Syrian Refugee Crisis


2015 and 2016 - In Jordan, 200 families have received monthly food packages. These food packages contained rice, sugar, corn oil, fava beans, tomato paste, lentils, powdered milk and hygiene kits. In Amman and Irbid, Jordan both Syrian and Iraqi refugees will benefit from this response.

ERDO has been working with refugees impacted by ISIS for the past two years, already providing over $250,000 in assistance to refugee aid.  Included in the beneficiaries are Syrian refugees living in southern Lebanon, Beirut and Turkey, and internally displaced refugees in Northern Iraq and Syria. 

According to the United Nations High Commissioner for Refugees (UNHCR), over 3 million Syrians have fled to their immediate neighbouring countries of Turkey, Lebanon, Jordan and Iraq. Over 7 million are internally displaced within Syria.


In 2013,  ERDO responded to the urgent need for food and other basic necessities of Syrian refugees  living in southern Lebanon and Beirut, through our partner the Mennonite Central Committee (MCC). ERDO committed $50,000.00 to this project that provided special supplementary food to babies between six months and a year old, and vouchers to buy basic cooking utensils–something many need since they left their homes so quickly and they could not bring anything with them.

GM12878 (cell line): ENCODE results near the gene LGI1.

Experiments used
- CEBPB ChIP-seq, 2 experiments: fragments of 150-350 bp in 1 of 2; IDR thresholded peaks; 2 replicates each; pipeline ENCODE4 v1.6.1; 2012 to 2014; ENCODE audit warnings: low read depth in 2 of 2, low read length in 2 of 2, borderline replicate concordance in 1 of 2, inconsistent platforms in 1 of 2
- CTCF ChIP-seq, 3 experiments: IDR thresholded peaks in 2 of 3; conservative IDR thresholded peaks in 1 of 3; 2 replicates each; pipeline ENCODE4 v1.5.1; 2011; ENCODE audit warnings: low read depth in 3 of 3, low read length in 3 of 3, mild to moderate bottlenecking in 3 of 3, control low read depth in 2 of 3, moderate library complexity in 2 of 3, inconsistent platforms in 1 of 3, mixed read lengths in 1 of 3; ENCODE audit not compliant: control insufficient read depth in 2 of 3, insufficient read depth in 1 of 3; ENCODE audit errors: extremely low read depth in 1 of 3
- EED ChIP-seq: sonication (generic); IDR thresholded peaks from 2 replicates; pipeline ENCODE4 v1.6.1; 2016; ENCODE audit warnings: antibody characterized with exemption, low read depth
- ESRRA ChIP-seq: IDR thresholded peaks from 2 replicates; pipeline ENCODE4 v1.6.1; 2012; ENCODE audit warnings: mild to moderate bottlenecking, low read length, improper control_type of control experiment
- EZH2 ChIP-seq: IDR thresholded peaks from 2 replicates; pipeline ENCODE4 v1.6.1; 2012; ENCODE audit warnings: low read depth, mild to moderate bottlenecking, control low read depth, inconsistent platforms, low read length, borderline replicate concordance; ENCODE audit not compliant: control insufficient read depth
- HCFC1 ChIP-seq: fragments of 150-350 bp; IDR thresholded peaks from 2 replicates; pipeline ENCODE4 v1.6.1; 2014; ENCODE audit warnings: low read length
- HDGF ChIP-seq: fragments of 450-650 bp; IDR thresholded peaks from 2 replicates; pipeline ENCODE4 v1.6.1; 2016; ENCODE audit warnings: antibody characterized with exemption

Food Vouchers

Rather than distributing food directly to people in need, the project gave food vouchers to eligible families that were then be used to buy food in the local market. To ensure effective and efficient use of the vouchers, vendors close to where the refugees have settled were selected to participate in the project. This enablesd people to use their vouchers to shop for food at their convenience.

To help guide food choices, a suggested list of food items was available at all shops where vouchers can be redeemed. The list includes things like rice, chickpeas, lentils, canned tuna, tomato paste, and milk powder.

According to Jim Cornelius, Executive Director of the Canadian Foodgrains Bank, two positive by-products of the voucher system are that it encourages a diverse diet, which is important for health and nutrition, and there is a positive effect on the local market since people are purchasing food from local shops.

Supporting Nutrition for Young Children

Malnutrition is high among babies and young children in the refugee community in southern Lebanon.  This project provided a special porridge made of wheat cereal mixed with vegetable and fruit to babies between six months and a year to prevent further malnutrition.

“Proper nutrition is crucial for the healthy development of children,” Cornelius says.
“The effects of poor nutrition during early life are largely irreversible.”

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